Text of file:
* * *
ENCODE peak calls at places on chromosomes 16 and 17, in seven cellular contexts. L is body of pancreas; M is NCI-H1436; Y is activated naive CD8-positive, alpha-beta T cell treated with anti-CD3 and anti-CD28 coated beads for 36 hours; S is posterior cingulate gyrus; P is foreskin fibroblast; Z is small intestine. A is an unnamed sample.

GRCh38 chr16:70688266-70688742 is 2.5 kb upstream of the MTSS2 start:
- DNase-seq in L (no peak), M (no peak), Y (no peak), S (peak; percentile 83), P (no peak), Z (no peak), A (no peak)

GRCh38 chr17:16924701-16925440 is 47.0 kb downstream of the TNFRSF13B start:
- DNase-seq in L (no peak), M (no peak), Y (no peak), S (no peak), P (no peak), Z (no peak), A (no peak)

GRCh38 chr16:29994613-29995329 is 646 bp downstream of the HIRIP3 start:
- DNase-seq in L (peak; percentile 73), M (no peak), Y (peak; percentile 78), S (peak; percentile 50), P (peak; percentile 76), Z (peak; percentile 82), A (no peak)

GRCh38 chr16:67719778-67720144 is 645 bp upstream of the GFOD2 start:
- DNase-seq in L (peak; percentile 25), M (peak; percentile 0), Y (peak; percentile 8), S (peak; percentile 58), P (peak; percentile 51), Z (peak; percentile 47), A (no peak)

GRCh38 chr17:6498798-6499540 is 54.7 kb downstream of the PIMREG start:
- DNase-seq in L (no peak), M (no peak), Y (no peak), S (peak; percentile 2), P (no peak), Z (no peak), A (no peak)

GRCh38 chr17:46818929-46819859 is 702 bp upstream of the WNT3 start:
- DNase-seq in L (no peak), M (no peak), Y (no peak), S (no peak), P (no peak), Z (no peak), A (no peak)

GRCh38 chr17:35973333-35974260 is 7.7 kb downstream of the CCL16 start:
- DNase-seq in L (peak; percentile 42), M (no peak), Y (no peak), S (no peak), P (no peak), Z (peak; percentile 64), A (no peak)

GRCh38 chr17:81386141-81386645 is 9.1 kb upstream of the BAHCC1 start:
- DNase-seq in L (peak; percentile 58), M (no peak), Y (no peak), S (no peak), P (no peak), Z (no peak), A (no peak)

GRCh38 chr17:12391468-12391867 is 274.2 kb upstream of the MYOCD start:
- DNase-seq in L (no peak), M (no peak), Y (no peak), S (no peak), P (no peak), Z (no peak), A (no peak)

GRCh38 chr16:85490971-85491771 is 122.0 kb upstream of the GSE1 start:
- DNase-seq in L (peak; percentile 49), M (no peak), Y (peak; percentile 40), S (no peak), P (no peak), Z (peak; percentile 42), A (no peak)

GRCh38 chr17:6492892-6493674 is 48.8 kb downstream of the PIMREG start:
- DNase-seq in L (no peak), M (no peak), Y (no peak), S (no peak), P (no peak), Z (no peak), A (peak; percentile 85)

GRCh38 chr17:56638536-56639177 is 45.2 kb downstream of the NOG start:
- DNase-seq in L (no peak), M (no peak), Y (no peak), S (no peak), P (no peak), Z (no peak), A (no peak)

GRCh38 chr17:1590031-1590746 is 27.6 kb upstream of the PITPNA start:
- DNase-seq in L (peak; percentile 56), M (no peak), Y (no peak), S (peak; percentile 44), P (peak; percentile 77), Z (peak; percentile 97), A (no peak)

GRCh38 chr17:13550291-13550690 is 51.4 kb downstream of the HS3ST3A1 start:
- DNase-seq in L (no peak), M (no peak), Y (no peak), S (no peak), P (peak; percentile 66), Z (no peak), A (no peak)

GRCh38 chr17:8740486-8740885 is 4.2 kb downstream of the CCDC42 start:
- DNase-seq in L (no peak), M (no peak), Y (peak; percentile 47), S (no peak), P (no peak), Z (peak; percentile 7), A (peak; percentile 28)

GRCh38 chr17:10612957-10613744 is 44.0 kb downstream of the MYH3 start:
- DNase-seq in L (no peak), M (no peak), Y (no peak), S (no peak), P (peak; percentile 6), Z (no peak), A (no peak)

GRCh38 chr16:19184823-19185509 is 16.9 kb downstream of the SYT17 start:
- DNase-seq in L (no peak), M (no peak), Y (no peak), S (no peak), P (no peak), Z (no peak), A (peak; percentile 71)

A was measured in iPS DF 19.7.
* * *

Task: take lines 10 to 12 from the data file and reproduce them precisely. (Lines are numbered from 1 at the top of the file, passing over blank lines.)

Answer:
GRCh38 chr17:6498798-6499540 is 54.7 kb downstream of the PIMREG start:
- DNase-seq in L (no peak), M (no peak), Y (no peak), S (peak; percentile 2), P (no peak), Z (no peak), A (no peak)

GRCh38 chr17:46818929-46819859 is 702 bp upstream of the WNT3 start: